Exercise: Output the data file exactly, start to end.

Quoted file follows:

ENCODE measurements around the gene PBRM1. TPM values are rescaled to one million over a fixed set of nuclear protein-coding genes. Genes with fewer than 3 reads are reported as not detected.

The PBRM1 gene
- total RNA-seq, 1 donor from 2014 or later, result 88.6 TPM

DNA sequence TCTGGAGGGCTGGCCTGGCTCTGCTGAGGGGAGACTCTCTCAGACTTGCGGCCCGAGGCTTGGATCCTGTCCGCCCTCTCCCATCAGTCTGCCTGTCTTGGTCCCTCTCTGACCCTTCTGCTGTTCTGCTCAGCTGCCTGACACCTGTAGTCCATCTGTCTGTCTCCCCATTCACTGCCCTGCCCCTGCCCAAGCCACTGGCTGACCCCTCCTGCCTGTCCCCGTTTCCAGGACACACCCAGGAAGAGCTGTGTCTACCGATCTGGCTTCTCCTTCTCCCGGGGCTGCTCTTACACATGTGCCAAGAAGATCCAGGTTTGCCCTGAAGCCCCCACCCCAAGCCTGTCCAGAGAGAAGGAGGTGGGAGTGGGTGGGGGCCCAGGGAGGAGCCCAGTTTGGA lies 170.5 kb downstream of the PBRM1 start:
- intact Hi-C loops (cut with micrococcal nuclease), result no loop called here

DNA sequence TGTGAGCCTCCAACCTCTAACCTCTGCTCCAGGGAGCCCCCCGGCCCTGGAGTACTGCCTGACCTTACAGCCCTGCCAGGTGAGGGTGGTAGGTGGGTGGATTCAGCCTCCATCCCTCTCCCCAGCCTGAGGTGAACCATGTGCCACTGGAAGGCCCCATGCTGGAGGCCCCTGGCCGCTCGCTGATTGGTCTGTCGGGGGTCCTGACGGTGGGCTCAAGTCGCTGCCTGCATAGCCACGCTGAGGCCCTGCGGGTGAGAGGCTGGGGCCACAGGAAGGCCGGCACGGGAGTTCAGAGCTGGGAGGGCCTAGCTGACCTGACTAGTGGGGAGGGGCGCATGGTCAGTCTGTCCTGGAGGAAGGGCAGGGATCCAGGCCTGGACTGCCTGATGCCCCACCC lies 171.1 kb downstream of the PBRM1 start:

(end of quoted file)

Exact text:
ENCODE measurements around the gene PBRM1. TPM values are rescaled to one million over a fixed set of nuclear protein-coding genes. Genes with fewer than 3 reads are reported as not detected.

The PBRM1 gene
- total RNA-seq, 1 donor from 2014 or later, result 88.6 TPM

DNA sequence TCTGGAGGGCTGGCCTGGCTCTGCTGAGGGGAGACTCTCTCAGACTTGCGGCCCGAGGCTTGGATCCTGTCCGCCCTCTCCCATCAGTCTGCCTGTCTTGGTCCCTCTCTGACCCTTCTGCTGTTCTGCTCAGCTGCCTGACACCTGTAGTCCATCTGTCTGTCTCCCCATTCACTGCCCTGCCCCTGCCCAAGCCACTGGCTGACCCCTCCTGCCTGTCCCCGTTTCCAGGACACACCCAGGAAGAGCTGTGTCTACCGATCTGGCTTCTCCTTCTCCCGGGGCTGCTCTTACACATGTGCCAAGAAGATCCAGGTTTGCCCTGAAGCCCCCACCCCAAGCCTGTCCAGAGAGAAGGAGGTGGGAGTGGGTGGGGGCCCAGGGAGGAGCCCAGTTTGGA lies 170.5 kb downstream of the PBRM1 start:
- intact Hi-C loops (cut with micrococcal nuclease), result no loop called here

DNA sequence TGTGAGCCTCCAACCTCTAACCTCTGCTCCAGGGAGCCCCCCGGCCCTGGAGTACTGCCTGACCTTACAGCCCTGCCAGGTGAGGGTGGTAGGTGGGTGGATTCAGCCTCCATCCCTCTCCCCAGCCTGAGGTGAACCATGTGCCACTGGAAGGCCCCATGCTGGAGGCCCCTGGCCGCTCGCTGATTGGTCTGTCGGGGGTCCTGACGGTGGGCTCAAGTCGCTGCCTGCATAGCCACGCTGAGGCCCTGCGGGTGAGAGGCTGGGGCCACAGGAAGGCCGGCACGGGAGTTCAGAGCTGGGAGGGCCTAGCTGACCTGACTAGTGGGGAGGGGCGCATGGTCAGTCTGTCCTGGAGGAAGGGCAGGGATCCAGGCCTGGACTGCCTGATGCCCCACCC lies 171.1 kb downstream of the PBRM1 start: